June 2, 2010 will be a day that Armando Galaragga and the fans of Detroit Tigers baseball will not soon forget. That night, Galaragga came one play short of being awarded a perfect game, a Herculean feat that has been accomplished only 20 times in the more than 100-year history of major league baseball. On what would have been the final play of that game, Galaragga’s attempt to keep the final batter from reaching base was ruled unsuccessful, and his perfect game was instead given a less-spectacular distinction of being only one of ten nearly-perfect games to be spoiled by the final batter.
Worse still for Tigers fans, the umpire who called the runner safe admitted upon review of footage after the game that the runner should have been ruled “out,” and Galaragga should have had his perfect game. But in a case that is eerily similar to the one we reported on in this week’s Cyber Risk Report (CRR) about a pedestrian who sued Google, it would be the disgruntled fans eager to seek revenge on the mistaken umpire who would craft the nightmare from which a Toledo man would hope to soon awake.
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There isn’t much new or exciting about tabbed web browsing, which has been more or less mainstream for the last 5 years. Likewise, the HTML standard has had the ability to refresh a page to a different URL via meta tags for much longer than that. So what do we make of Aza Raskin’s recent announcement of “tabnabbing” as a new and dangerous in-browser phishing attack? We covered the basic aspects of this threat vector in this week’s Cyber Risk Report, but let’s dive a little deeper here.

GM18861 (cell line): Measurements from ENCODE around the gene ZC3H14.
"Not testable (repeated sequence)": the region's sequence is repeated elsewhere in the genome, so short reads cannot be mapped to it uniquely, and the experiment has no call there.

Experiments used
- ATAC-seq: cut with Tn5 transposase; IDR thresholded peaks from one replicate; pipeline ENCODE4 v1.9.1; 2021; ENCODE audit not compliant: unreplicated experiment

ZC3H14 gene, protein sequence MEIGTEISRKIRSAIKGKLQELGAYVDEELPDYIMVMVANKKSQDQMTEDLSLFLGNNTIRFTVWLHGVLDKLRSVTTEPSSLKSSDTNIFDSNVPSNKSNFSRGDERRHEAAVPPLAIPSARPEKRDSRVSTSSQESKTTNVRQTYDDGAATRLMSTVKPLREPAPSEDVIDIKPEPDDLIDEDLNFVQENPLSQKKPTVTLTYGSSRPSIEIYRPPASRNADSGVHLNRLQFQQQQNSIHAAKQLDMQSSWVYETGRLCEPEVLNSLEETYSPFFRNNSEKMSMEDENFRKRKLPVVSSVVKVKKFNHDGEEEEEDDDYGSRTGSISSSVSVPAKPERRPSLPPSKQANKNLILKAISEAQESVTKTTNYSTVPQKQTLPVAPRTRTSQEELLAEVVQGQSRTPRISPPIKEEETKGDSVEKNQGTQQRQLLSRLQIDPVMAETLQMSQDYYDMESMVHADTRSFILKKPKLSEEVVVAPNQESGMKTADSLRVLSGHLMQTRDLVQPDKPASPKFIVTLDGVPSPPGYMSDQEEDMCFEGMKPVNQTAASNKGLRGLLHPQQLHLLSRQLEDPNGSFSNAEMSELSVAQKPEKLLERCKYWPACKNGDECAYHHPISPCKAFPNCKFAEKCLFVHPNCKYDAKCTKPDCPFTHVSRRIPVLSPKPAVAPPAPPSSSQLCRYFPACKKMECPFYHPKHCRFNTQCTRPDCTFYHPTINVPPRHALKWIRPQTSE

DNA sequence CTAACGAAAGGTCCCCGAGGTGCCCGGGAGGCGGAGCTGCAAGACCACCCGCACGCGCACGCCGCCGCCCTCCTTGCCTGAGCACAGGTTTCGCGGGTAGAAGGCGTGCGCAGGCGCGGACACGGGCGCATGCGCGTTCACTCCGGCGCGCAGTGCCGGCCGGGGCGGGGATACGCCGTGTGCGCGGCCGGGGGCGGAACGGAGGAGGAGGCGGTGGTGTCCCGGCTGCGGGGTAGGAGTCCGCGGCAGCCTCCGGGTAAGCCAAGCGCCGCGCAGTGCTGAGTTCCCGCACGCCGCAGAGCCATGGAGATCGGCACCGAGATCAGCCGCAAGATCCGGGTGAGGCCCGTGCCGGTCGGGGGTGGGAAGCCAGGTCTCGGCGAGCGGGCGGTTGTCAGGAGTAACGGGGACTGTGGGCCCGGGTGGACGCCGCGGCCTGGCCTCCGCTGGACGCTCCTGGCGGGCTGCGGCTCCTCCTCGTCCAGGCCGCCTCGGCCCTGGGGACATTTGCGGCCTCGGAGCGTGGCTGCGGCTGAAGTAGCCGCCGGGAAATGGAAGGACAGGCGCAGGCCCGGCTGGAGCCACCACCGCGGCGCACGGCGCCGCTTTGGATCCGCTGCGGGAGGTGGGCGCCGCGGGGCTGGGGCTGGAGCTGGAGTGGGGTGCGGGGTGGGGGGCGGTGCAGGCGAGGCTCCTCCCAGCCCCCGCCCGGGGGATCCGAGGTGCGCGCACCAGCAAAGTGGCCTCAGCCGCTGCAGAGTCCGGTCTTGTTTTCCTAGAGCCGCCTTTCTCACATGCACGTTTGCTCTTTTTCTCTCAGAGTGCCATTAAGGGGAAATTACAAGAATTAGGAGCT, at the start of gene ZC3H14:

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As the environmental disaster resulting from the British Petroleum (BP) oil spill unfolds in the Gulf of Mexico, I am reminded of common problems in the information security industry. Granted, the scale and potential impact of the oil accident—with thousands of barrels of crude spewing out of a hole on the ocean floor a mile deep each day, endangering sensitive coastline ecosystems from Texas to the Florida panhandle—are thankfully hard to duplicate in the world of technology. A bad patch release or a data breach can cost a company millions of dollars and engineers their jobs, but in most cases, lives are not at risk. Lack of “circuit breakers” regulating stock exchange trading may lead to the evaporation of close to a trillion dollars in minutes, but trading can be halted, plugs can be pulled. Not so with this oil spill, where despite BP’s best efforts to contain the disaster, extensive and probably long-lasting damage to the Gulf Coast and losses to the fishing and tourism industries appear unavoidable.
Reading over Congressional testimony and media analysis of the spill, it appears that several mistakes were made that have analogues in the world of technology. They were mistakes that highly-trained, intelligent people who should know better, make. They should look familiar to us in the high-tech world. Here are five: